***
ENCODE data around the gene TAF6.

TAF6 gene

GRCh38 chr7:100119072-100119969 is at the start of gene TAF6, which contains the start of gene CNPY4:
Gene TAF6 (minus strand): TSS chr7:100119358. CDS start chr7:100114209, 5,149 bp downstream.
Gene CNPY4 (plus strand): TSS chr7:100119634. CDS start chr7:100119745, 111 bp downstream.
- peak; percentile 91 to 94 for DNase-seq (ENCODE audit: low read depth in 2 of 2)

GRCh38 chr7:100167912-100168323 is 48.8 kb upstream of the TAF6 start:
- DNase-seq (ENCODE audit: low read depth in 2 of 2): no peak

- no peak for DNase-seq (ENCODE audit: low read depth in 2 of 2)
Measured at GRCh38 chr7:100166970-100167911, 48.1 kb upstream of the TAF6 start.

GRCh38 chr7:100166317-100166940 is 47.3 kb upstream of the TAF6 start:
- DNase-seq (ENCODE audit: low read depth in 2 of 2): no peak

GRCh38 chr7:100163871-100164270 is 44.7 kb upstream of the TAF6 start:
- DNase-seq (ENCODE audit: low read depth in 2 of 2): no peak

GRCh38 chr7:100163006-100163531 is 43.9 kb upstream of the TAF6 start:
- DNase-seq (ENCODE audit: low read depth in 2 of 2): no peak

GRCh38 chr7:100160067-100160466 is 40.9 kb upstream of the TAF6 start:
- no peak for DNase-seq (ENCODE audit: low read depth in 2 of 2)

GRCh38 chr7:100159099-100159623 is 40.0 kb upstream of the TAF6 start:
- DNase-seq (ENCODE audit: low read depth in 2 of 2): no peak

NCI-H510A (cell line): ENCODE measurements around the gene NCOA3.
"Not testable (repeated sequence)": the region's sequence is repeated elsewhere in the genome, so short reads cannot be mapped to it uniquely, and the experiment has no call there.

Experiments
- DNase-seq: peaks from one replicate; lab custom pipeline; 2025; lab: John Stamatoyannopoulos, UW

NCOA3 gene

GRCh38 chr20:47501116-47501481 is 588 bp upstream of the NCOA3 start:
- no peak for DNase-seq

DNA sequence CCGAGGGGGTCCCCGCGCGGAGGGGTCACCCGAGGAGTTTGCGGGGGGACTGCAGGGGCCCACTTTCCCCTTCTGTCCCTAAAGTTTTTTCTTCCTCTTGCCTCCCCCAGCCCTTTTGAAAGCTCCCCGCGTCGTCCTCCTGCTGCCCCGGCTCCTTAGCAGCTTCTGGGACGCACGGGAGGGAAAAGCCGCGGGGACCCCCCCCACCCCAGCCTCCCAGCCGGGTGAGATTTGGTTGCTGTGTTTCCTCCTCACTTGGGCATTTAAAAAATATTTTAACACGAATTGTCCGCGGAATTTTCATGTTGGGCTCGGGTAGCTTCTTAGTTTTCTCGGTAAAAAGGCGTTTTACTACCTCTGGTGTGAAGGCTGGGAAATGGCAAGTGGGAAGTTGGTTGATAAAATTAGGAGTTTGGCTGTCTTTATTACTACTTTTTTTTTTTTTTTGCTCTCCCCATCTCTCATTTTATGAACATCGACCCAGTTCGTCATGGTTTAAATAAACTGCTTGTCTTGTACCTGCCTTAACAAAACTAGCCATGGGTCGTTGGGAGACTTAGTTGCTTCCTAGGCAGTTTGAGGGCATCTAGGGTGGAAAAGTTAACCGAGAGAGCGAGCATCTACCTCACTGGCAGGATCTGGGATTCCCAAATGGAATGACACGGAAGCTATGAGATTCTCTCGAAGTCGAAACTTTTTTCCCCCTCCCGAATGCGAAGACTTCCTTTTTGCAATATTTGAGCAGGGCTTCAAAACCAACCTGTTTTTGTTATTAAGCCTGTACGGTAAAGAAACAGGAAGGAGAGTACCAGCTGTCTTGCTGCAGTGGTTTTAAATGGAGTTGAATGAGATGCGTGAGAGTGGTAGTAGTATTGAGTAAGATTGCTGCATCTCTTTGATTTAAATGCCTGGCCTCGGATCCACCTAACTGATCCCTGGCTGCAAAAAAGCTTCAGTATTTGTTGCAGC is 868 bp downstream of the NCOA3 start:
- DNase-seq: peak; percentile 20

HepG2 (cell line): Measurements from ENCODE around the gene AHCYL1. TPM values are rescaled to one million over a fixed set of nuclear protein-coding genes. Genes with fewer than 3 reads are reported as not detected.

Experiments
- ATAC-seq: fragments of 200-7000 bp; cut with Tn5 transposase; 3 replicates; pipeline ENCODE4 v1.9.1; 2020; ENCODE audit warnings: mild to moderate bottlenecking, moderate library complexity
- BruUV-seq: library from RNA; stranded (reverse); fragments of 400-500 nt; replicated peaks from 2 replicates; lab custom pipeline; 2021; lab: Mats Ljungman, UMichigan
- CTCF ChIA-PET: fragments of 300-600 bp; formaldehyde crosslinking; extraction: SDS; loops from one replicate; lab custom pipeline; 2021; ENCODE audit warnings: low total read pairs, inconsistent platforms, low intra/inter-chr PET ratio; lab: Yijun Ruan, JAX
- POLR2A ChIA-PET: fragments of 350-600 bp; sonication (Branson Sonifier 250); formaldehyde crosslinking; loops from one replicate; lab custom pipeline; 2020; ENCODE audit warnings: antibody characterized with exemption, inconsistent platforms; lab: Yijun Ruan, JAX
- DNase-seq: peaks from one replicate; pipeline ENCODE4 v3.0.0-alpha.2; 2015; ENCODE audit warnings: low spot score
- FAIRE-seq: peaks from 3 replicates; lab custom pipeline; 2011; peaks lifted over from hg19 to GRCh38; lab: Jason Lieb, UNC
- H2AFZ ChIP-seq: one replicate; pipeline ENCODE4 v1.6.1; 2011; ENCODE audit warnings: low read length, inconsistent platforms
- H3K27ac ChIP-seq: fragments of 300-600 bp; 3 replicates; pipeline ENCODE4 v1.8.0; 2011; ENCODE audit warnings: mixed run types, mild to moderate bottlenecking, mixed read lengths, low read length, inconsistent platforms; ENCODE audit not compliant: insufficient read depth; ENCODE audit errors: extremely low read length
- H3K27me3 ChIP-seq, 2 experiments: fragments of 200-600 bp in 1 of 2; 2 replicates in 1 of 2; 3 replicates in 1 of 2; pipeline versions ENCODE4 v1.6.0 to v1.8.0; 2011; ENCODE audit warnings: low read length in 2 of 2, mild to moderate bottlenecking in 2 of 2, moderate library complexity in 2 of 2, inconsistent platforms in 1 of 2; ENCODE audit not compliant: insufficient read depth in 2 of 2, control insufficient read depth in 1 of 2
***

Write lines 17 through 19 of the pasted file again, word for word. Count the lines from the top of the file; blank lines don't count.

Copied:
GRCh38 chr7:100160067-100160466 is 40.9 kb upstream of the TAF6 start:
- no peak for DNase-seq (ENCODE audit: low read depth in 2 of 2)

GRCh38 chr7:100159099-100159623 is 40.0 kb upstream of the TAF6 start: